Re: selector negation (was Re: New version of the Selectors module of CSS3)

 | Of course, as with my argument against :subject pseudo-thing, the :matches
 | pseudo-class is inherently more powerful than the !() syntax.
 | For example:
 |    :not-matches(DIV.navbar > P# SPAN) > A

Now I'm confused about your syntax. It wouldn't be
  P:not-matches(DIV.navbar > # SPAN) > A

 | ..._would_ match the <A> in the fragment above, except if the <P> had a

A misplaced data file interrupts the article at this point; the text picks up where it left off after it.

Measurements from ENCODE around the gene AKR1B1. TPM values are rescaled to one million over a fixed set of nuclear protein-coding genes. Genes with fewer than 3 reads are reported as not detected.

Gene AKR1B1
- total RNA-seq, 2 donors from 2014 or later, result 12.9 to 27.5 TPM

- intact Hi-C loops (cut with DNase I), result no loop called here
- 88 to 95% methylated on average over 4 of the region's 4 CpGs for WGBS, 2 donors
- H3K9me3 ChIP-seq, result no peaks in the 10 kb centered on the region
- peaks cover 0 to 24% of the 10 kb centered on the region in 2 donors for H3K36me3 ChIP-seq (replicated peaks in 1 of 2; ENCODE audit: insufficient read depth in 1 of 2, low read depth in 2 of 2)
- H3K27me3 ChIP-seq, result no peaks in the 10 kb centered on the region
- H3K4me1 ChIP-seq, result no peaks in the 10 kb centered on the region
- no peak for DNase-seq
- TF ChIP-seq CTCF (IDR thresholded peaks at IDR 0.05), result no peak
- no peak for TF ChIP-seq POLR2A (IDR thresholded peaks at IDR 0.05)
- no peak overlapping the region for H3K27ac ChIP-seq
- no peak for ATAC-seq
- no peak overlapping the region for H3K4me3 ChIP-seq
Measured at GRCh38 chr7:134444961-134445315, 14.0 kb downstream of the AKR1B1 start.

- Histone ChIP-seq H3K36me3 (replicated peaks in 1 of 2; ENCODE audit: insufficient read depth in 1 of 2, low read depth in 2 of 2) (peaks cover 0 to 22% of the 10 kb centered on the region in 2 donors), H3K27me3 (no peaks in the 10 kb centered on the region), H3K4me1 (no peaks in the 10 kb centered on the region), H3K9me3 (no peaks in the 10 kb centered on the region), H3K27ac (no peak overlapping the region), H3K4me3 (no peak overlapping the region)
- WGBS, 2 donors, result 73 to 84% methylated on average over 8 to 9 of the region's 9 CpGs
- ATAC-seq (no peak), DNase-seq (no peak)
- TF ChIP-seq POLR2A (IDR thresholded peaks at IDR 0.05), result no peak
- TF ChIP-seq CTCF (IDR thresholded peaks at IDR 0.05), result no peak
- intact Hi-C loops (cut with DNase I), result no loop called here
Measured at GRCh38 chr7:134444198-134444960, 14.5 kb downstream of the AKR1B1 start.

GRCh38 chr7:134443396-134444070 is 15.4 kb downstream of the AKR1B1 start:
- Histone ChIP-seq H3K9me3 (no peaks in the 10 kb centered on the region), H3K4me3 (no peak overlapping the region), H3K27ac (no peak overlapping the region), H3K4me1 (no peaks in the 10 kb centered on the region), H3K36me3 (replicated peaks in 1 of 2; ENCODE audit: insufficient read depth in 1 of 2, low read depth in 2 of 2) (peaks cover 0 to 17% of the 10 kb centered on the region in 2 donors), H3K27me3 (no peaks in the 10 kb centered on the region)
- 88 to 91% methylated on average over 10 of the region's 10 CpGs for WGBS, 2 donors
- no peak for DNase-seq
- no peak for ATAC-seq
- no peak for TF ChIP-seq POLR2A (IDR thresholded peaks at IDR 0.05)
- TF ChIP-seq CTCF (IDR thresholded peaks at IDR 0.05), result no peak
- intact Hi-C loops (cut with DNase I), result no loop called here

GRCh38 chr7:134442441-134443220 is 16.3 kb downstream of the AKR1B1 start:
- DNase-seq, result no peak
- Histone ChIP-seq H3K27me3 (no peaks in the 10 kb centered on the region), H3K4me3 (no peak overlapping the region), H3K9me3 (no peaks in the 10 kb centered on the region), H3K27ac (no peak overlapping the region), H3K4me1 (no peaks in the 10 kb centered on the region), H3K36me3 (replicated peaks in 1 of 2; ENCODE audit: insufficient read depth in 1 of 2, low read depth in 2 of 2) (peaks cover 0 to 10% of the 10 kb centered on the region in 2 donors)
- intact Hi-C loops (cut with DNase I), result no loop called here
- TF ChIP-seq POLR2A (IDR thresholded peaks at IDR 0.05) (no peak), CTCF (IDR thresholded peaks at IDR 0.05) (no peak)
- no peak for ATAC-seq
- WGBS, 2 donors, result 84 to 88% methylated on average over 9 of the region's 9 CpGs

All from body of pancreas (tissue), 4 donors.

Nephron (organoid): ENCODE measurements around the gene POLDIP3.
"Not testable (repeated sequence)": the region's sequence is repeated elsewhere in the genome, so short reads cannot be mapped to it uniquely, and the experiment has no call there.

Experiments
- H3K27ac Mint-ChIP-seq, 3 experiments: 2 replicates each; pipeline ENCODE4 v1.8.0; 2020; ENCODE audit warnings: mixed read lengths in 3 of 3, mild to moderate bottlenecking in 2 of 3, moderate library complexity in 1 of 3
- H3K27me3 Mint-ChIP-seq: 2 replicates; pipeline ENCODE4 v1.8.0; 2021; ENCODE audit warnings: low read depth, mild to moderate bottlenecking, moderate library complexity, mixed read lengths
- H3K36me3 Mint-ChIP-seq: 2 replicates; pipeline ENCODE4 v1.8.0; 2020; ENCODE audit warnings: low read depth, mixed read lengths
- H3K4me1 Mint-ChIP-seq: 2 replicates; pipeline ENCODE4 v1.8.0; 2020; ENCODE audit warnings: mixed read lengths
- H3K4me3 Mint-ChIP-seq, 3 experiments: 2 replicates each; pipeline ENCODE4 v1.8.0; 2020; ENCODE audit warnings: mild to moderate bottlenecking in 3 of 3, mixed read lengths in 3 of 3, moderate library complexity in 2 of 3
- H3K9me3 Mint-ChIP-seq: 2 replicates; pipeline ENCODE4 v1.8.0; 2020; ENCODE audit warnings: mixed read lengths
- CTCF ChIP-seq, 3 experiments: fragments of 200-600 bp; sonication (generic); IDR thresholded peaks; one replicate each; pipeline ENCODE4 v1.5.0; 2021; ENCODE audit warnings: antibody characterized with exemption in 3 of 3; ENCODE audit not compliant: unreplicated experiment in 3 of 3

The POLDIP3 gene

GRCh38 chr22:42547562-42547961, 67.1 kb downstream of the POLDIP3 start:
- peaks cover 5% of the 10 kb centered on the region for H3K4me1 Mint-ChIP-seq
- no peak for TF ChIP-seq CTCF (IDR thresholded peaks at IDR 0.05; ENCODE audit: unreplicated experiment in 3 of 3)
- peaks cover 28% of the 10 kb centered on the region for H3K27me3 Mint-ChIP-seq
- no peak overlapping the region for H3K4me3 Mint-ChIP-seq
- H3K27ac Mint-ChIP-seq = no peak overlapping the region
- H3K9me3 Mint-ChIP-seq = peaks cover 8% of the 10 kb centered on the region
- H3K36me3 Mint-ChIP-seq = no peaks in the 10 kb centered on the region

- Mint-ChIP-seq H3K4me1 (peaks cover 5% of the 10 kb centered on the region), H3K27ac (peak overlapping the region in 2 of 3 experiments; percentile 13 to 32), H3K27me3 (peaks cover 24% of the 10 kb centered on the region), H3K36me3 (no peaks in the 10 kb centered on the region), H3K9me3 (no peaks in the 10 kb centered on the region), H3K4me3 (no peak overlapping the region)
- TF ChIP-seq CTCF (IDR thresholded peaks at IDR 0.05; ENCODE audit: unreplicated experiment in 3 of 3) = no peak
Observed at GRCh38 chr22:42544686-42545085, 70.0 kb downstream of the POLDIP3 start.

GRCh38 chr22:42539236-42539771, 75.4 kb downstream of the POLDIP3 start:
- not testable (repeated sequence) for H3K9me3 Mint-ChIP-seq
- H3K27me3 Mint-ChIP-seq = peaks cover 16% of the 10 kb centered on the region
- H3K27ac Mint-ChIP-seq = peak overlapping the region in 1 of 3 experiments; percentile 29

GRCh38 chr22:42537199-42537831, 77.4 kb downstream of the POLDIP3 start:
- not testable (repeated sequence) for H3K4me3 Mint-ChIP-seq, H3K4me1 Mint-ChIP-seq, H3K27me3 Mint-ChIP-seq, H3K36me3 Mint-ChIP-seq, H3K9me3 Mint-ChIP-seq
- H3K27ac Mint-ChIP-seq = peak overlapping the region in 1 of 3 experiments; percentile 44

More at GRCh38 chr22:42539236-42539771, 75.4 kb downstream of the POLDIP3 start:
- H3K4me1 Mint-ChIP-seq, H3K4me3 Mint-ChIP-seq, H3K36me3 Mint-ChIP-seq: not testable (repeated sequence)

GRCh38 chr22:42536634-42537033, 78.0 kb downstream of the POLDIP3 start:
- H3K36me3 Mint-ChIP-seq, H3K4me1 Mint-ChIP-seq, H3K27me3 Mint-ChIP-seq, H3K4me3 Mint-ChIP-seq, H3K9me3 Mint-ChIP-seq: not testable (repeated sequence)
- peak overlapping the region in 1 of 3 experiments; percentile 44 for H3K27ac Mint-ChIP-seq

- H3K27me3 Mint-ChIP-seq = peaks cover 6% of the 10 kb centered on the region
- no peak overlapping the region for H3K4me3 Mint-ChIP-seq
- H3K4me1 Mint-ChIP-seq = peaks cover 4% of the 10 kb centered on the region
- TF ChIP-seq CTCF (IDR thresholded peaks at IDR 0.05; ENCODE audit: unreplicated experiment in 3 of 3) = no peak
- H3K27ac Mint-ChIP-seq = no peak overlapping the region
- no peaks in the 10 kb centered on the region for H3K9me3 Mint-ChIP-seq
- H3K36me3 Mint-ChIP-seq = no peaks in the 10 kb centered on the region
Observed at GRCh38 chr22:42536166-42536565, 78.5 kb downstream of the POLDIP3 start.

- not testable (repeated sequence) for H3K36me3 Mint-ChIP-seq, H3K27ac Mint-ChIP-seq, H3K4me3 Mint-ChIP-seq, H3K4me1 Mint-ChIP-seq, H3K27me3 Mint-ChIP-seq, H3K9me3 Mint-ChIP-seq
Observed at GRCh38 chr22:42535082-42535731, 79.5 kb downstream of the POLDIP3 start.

| SPAN descendant (which could be a sibling, child, or (nth level) niece of
 | the <A>.) This cannot, as far as I can tell, be described using !().

Quite true.

 | HOWEVER: At this point I should reiterate that in case this power scares
 | you,

No, no. It's.. intriguing. The syntax scares me.

 |      for CSS3 I am merely proposing that we allow the very simple
 | case: only at the end of a selector, and no '#' extended syntax. i.e.,
 | make :matches be exactly equivalent to :subject but with a clear extension
 | path (since :subject cannot easily be extended).

Received on Monday, 16 October 2000 11:24:03 UTC